What’s the price of the ‘right’ to alcohol?
While successive governments have patted themselves on their backs, each claiming credit for our galloping economy, India refuses to talk about the enormous social costs to our communities. Alcoholism and drug abuse are at their peak. In the past, many of our village communities used ganja recreationally, the way people in the West might have an evening beer. The ganja was taken in moderation, to ease aches and pains, to relax after a tiring day.
But in the last decade, governments have taken over the alcohol business by handing out dealerships. They do it because it rakes in the revenue. The price paid by society, particularly women and children, in terms of alcohol-related domestic violence, poverty caused by men drinking away entire incomes, or health issues have been ignored in spite of dire warnings by a few vigilant and concerned individuals.
Women’s groups have almost always voted for prohibition in India. An indication of how seriously the alcoholism problem affects them, is that in many cases, ordinarily timid, non-violent housewives have not merely protested against alcohol sales, but have burnt down liquor shops and distilling units. They did this out of desperation. Because often, it’s their lives at stake. A few years ago, local women destroyed an alcohol outlet. The shop owner got police protection and the women warned that they would be arrested if they came back to eradicate the menace to their children and families.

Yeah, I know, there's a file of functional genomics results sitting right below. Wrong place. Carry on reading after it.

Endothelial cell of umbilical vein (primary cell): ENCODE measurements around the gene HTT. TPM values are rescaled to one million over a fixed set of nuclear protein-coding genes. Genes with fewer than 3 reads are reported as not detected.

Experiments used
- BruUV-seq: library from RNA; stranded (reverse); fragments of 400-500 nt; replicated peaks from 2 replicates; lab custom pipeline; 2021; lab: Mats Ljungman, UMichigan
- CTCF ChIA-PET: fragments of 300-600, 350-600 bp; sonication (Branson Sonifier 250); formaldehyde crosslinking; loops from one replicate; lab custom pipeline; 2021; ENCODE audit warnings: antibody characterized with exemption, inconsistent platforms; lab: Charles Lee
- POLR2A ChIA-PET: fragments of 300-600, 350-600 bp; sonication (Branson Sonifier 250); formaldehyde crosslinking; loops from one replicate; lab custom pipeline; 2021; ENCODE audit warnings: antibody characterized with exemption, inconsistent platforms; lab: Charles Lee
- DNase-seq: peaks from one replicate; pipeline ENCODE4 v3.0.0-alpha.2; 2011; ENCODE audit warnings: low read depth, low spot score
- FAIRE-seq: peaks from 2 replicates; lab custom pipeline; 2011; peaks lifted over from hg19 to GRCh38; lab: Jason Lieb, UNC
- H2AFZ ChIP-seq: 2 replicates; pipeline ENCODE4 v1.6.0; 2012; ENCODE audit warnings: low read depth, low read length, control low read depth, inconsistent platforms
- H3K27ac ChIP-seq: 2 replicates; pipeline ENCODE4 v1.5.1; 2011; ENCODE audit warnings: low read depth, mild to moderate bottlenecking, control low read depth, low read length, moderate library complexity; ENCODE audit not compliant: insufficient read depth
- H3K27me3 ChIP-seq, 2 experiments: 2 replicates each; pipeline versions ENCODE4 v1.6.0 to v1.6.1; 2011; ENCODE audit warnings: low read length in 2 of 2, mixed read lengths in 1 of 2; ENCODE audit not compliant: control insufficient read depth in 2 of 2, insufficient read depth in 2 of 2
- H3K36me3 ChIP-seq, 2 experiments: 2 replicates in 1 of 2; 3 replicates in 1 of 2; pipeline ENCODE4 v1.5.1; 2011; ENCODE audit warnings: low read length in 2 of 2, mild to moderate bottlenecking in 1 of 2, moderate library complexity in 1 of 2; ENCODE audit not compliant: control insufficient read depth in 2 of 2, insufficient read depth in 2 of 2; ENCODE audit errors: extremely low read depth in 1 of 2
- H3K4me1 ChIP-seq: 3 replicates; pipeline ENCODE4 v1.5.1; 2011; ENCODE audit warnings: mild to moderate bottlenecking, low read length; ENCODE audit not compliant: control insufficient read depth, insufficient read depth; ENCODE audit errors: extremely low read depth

Recently, alcohol made headlines again, because a veteran Gandhian, Sasiperumal, has been on a 33 day long fast in Chennai, demanding total prohibition. He was arrested on 30 January, the anniversary of Gandhi’s death. Political parties and civil rights groups have joined him, pledging support.
A new anti-alcohol movement has begun our district, the Nilgiris. It’s about time. All over Tamil Nadu, we see men lying in gutters in a drunken stupor. It demeans them, destroys them. It drags their families into abject poverty. No good comes of it because this is not social drinking. It’s the same in most parts of India.
Many rape cases (though by no means all), especially the now common gang-rape cases, are caused by men who are drunk. The infamous and tragic Nirbhaya rape was committed by a gang of drunken men. Popular Bollywood and regional films link alcohol and sex in a particularly repugnant, machismo message. More sophisticated, whisky and vodka ads in glossy, expensive magazines send out much the same message. Men in expensive suits have a glass of scotch and a sultry, siren poses suggestively, draped over some part of their anatomy. Same message, different audience.
It’s generally the affluent Indian elites who raise the question of ‘our right to choose to drink.’ Along with pub owners, and liquor barons who are laughing all the way to the bank. There’s the notion that it’s cool and sophisticated to spend a social evening, clubbing or pubbing in exclusive bars or night clubs, especially on a weekend. The fact is, young, westernized Indian elites seem to base their lifestyles and especially their leisure on television series like Friends. They can’t be ‘cool’ unless they are talking about previously unknown pleasures like exclusive single malt whiskeys or expensive wines. They need to be cool and sophisticated. Show they have ‘arrived’.
This is a world far, far away from the life of 80 per cent of average India, where malnutrition persists together with starvation deaths and maternal mortality. I enjoy a glass of chilled white wine with my pasta. I was born into minority, elite India. But the question I ask myself is, if total prohibition means a few million Indian women will escape alcohol related violence, should I demand my right to my occasional glass of wine?
I’ve dealt with a pregnant woman whose drunken husband kicked her in her stomach. I was pregnant too, when she lost her baby 28 years ago. So what price, this imperative, urgent right to drink?
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